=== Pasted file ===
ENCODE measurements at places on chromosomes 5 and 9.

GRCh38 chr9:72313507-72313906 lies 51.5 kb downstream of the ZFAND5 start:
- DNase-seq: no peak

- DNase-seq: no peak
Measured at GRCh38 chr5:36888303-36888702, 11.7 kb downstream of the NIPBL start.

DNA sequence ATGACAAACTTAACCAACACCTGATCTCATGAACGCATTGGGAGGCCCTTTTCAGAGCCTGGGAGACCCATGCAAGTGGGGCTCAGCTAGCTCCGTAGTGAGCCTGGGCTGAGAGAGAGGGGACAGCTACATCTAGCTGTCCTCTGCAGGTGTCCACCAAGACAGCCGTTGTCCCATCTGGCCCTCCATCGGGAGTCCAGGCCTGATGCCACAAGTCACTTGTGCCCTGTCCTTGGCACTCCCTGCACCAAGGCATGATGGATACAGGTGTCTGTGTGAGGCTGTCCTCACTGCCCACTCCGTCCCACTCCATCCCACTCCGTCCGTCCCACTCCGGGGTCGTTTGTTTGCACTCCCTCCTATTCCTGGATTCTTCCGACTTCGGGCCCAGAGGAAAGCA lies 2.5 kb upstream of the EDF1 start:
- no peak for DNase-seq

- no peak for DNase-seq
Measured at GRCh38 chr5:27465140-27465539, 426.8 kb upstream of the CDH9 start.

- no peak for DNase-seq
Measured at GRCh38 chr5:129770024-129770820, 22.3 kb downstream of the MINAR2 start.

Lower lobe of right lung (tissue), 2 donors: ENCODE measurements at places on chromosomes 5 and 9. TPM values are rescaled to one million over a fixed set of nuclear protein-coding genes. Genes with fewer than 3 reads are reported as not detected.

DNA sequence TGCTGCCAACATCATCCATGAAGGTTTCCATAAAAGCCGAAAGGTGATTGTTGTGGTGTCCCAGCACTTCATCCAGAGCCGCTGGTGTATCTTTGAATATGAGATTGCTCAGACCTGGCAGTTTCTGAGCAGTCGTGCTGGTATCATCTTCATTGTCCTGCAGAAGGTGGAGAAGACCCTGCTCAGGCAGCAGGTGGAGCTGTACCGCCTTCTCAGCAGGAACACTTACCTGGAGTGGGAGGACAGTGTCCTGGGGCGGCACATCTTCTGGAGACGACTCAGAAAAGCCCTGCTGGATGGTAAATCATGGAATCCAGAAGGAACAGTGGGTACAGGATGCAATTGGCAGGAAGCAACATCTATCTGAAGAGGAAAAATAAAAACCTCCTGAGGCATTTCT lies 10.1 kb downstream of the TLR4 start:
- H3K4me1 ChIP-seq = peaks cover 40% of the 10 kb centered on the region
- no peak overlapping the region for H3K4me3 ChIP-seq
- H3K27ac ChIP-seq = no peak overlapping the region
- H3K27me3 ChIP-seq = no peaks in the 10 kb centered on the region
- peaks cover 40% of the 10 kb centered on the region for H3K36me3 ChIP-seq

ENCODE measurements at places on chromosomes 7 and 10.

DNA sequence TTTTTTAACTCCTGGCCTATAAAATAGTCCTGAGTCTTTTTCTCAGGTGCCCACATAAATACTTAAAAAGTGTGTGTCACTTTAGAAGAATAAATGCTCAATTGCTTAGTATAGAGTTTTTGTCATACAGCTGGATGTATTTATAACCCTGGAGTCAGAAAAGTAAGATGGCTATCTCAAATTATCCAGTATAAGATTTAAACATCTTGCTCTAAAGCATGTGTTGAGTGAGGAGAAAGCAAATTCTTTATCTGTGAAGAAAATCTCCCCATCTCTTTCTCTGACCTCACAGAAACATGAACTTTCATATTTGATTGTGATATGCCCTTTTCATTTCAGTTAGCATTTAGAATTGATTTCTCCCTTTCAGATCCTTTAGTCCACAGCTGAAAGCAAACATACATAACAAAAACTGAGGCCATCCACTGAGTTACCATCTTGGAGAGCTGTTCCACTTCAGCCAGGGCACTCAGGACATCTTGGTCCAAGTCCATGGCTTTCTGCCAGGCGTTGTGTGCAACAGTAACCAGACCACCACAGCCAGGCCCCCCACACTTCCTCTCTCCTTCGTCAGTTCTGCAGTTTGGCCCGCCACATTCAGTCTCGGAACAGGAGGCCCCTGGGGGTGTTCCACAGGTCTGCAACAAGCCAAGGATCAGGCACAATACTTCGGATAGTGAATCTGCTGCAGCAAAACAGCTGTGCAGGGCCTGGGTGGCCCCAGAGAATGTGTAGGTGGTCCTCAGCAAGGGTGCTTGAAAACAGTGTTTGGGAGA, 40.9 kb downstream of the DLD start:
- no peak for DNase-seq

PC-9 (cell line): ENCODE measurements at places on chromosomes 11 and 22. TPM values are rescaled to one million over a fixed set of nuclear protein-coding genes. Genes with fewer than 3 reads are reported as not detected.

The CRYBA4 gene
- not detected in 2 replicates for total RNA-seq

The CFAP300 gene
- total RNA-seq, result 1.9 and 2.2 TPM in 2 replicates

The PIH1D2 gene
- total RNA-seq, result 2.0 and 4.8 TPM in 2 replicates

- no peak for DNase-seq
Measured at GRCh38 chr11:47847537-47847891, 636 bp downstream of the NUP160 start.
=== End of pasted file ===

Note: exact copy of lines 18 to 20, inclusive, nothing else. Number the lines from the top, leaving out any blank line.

- peaks cover 40% of the 10 kb centered on the region for H3K36me3 ChIP-seq

ENCODE measurements at places on chromosomes 7 and 10.

DNA sequence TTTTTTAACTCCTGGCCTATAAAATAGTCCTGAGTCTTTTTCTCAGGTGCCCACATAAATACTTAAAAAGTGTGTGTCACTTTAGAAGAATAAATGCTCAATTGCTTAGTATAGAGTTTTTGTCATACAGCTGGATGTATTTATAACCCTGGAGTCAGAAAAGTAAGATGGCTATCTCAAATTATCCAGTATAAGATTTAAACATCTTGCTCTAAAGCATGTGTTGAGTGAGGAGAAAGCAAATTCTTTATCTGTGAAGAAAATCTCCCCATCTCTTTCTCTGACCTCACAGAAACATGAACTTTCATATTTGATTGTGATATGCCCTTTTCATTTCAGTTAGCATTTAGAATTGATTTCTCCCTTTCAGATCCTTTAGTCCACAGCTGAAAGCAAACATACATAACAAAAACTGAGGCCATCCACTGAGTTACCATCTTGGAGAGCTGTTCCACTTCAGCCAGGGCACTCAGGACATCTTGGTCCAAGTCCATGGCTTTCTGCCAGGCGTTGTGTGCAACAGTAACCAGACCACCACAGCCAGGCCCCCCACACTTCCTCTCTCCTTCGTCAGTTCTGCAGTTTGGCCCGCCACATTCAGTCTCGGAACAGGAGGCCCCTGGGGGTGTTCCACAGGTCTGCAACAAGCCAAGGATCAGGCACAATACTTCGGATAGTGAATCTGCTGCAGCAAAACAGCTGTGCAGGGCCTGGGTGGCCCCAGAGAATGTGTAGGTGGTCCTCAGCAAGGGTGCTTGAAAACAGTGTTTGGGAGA, 40.9 kb downstream of the DLD start: